â€œThe classroom is obsolete,â€ proclaims futurist architect Prakash Nair in a recent articleÂ about how modern schools should be redesigned. The world today is very different from the Industrial Revolution era when many of our classrooms today were designed.
Thinking back over my most memorable and content-rich learning experiences, most of them took place outside of the physical classroom during well-scaffolded field trips and all of them were significant because I was completely invested in the learning activity. Although I spent most of my time in within the four walls of a physical classroom, it seems that most of the learning occurred elsewhere.
Prakash Nair is an architect who designs environmentally-friendly learning spaces. His projects are all over the world, with several of them housing thriving learning communities near the city where I grew up in Minnesota. My family built a house near a forest of a hundred acres or so, land that had been set aside as a nature preserve by itsÂ owner, railroad magnate, James J. Hill. Portions of this preserve have since been sold off by his grandchildren, but while I was growing up, the forest was my classroom. I learned about the indigenous plants, animals, insects and biomes as I wandered daily though the woods with my Golden Retriever, Cinnamon, by my side. I always thought that a school that embraced the out-of-doors would be an ideal learning space.
So I was intrigued to see that Nair had designed the â€œSchool of Environmental Studiesâ€Â next door to the Minnesota ZooÂ where 11th and 12th grade students interact often with their natural surroundings and through their project-based learning, make positive and constructive contributions to the environment. This all adds up to a compelling motivation to move back to Minnesota so that our daughter might be able to attend this school when she reaches 11th grade.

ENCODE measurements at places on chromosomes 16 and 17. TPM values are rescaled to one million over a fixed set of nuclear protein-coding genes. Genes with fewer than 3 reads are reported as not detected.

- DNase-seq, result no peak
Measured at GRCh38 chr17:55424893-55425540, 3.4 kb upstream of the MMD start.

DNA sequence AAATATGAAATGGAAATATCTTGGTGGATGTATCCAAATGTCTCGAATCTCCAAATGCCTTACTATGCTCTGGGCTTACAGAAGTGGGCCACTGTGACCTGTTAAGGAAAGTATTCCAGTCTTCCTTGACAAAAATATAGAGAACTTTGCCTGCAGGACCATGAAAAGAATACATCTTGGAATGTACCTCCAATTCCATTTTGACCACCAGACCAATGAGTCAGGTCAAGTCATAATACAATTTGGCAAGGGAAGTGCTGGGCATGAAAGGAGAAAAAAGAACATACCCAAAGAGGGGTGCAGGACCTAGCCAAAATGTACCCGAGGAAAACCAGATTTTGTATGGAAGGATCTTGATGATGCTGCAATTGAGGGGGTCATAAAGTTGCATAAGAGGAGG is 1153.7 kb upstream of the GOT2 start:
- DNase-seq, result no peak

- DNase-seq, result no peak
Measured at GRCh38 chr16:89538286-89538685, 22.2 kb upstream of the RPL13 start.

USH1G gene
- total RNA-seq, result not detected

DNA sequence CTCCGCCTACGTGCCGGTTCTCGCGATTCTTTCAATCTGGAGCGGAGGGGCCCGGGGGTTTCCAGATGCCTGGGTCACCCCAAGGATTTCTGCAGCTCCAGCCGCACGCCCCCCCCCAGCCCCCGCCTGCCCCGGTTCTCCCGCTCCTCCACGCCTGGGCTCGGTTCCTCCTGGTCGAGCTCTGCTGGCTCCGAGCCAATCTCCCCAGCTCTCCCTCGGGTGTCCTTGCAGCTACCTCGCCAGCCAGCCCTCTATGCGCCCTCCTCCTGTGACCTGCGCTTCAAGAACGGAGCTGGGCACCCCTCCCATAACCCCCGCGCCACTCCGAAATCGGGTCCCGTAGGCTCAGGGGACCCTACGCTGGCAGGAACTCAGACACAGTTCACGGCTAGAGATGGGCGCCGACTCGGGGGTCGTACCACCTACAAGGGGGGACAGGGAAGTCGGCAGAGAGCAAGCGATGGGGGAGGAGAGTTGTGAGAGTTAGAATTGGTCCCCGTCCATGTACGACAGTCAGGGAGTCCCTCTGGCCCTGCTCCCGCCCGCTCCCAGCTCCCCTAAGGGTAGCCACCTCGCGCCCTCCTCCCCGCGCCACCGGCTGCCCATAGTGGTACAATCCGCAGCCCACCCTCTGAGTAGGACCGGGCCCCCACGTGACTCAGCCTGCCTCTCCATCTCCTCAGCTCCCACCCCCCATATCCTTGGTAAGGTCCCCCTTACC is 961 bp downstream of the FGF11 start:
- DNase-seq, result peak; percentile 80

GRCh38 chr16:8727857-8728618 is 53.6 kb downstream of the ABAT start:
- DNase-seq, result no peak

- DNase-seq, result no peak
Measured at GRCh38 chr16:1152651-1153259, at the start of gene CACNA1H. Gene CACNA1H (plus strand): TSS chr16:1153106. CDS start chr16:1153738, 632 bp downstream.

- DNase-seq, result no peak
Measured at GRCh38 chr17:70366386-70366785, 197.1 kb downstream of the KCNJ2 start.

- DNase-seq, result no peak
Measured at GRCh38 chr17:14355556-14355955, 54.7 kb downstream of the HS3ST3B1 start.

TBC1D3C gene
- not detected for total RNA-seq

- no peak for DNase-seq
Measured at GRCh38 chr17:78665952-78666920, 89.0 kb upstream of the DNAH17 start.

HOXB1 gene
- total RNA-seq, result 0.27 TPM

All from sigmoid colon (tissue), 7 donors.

Another example of a school that does not box its student in is the Australian Science and Mathematics SchoolÂ where students design their own practicals and learn mathematics and science as they explore real concepts and design their own experiments often in conjunction with University scientists.
These schools have student motivation and interest at the heart of their design and function. They take seriously the fact that real learning is student-motivated and tends to extend out into the post-secondary education world of life-work.
The Horizon Report, which attempts to summarize where technology is taking the world of education also confirms the value of self-motivated learning.
As one of the â€œmega-trendsâ€ in the report states:
- There is a rise in informal learning as individual needs are redefining schools, universities, and training. Traditional authority is increasingly being challenged, not only politically and socially, but also in academia â€” and worldwide. As a result, credibility, validity, and control are all notions that are no longer givens when so much learning takes place outside school systems.
So an educational system that provides competent resources and opportunity for collaborative, student-driven learning is becoming more and more valuable in our well-connected, resource and information-rich world.
It seems as if the teacher is taking on a role as more of a guide and mentor to help students find their own areas of interest and expertise. As knowledge increases exponentially, it seems that there is a value in students being able to hone in early on their intended area of expertise. The quicker they master the foundational knowledge of one subject, the faster they can build on that previous knowledge and take it even further.
Letting our students out of the box of the traditional school structure is frightening for some who feel a need to control most aspects of a student’s learning. But students do not learn best when knowledge is forced upon them. They learn best and most authentically when the learning is something that they chase after and discover for themselves. The resources for student-driven learning are now abundant and growing. Schools can now find their worth in how well they bring the tools and learning opportunities to their students and how well they ready them for the rigors of real-world work and innovative thinking.